Moreover, in case only one of the 5-volt power units 11, 12 and 13, and/or only one of the 24-volt power units 21 and 22 has failed, power necessary for the operation of the control units 3, 4 and 5 is sufficed by the outputs of the remaining normal power units, allowing the repair or replacement of the faulty power unit without interrupting the operation of the control system.

Although in the above embodiment the power units supply 5 volts and 24 volts, the output voltages may be different from these, and the number of power units and loading units is not limited to that of the embodiment. In addition, the transistors used to indicate the normality of the power units may be replaced with contacts as shown in FIG. 1.

According to the present invention, as described above, a plurality of power units each having a capacity smaller than the load are connected in parallel so that at least one power unit is redundant, whereby the power system can meet any load condition merely by adjusting the number of power units and, at the same time, in the event of failure in one power unit it can be repaired or replaced without interrupting the load operation, and a highly reliable and yet low cost power system can be constructed.

Patent Citations
Cited PatentFiling datePublication dateApplicantTitle
US3480789 *Jul 28, 1966Nov 25, 1969William G BinckleyVoltage regulator with plural parallel power source sections
US3555290 *May 29, 1969Jan 12, 1971Ellermeyer WalterSecond-highest redundant voltage selector
US4321645 *Feb 26, 1980Mar 23, 1982Sundstrand CorporationDifferential fault current protection of a multiprocessor controlled electric power generating system
US4403292 *Sep 22, 1980Sep 6, 1983Sundstrand CorporationControl for an electrical generating and distribution system, and method of operation
Referenced by
Citing PatentFiling datePublication dateApplicantTitle
US4663539 *Nov 29, 1984May 5, 1987Burroughs CorporationLocal power switching control subsystem
US4675539 *Sep 17, 1985Jun 23, 1987Codex CorporationBackup power system
US4698517 *Sep 12, 1984Oct 6, 1987Nec CorporationPower supply source control system
US4724502 *Dec 10, 1984Feb 9, 1988Mitsubishi Denki Kabushiki KaishaPower transmission system with current limiting devices
US4788449 *Apr 24, 1987Nov 29, 1988The Foxboro CompanyRedundant power distribution
US4877972 *Jun 21, 1988Oct 31, 1989The Boeing CompanyFault tolerant modular power supply system
US5237208 *Oct 7, 1991Aug 17, 1993Nishimu Electronics Industries Co., Ltd.Apparatus for parallel operation of triport uninterruptable power source devices
US5745670 *Jun 11, 1996Apr 28, 1998Lanart CorporationFault tolerant power supply system
US5748093 *Mar 19, 1996May 5, 1998Joslyn Electronic Systems CorporationElectrical surge protection system with condition monitoring
US5790359 *Oct 17, 1997Aug 4, 1998Joslyn Electronic Systems CorporationElectrical surge protector with thermal disconnect
US5864476 *Feb 6, 1996Jan 26, 1999Siemens Nixdorf Informationssysteme AktiengesellschaftPower supply apparatus
US5914585 *Feb 20, 1997Jun 22, 1999Norand CorporationPower sharing in computing systems with a plurality of electronic devices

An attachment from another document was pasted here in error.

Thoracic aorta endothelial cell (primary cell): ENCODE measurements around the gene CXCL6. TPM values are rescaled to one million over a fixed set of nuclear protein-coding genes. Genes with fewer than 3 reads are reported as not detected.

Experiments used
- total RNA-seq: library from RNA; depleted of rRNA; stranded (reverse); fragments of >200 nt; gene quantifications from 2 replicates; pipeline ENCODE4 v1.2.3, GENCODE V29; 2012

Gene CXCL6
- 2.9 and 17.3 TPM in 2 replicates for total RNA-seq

US5986870 *Sep 16, 1997Nov 16, 1999Joselyn Electronics Systems CompanyElectrical surge protector with protective enclosure
US6121695 *Oct 10, 1996Sep 19, 2000Invetech Operations Pty. Ltd.Modular power supply
US6191500Nov 25, 1998Feb 20, 2001Kling Lindquist Partnership, Inc.System and method for providing an uninterruptible power supply to a critical load
US6933627 *Mar 19, 1997Aug 23, 2005Nextek Power Systems Inc.High efficiency lighting system
US7112896Mar 7, 2002Sep 26, 2006Sun Microsystems, Inc.Power system with load matrix
US7142993Oct 13, 2004Nov 28, 2006Hewlett-Packard Development Company, L.P.Determining a difference between a level of power to be supplied and an estimate
US7209357 *Aug 8, 2005Apr 24, 2007Network Appliance, Inc.Universal modular power supply carrier
US7400493 *Feb 15, 2005Jul 15, 2008Server Technology, Inc.Circuit breaking link status detection and reporting circuit
US7461925Mar 4, 2005Dec 9, 2008Hewlett-Packard Development Company, L.P.Adjusting power
US7734430Jan 27, 2006Jun 8, 2010Hewlett-Packard Development Company, L.P.Determining power
US7793117Oct 12, 2006Sep 7, 2010Hewlett-Packard Development Company, L.P.Method, apparatus and system for determining power supply to a load
US7825538Feb 11, 2004Nov 2, 2010Hewlett-Packard Development Company, L.P.Power distribution system utilizing redundant AC sources or DC sources
EP0854410A2Jan 15, 1998Jul 22, 1998NEC CorporationPower supply system
EP2631725A1 *Feb 27, 2012Aug 28, 2013Siemens AktiengesellschaftMethod of determining the actual power output of power supply units in an automation network
WO1989004562A1 *Oct 31, 1988May 18, 1989Unisys CorpPower supply system for segmented loads
WO1996026571A1 *Feb 6, 1996Aug 29, 1996Peter BuschPower supply device
Classifications
U.S. Classification307/44, 307/19, 307/64, 340/660
International ClassificationH02J1/10, H02J9/04
Cooperative ClassificationH02J1/10
European ClassificationH02J1/10
Legal Events
DateCodeEventDescription
Feb 20, 1997FPAYFee payment
Year of fee payment: 12
Feb 16, 1993FPAYFee payment
Year of fee payment: 8
Feb 21, 1989FPAYFee payment
Year of fee payment: 4
Sep 1, 1983ASAssignment
Owner name: MITSUBISHI DENKI KABUSHIKI KAISHA,
Free format text: ASSIGNMENT OF ASSIGNORS INTEREST.;ASSIGNOR:ISHII, TETSUO;REEL/FRAME:004177/0523
Effective date: 19830823
Free format text: ASSIGNMENT OF ASSIGNORS INTEREST;ASSIGNOR:ISHII, TETSUO;REEL/FRAME:004177/0523
Owner name: MITSUBISHI DENKI KABUSHIKI KAISHA,, JAPAN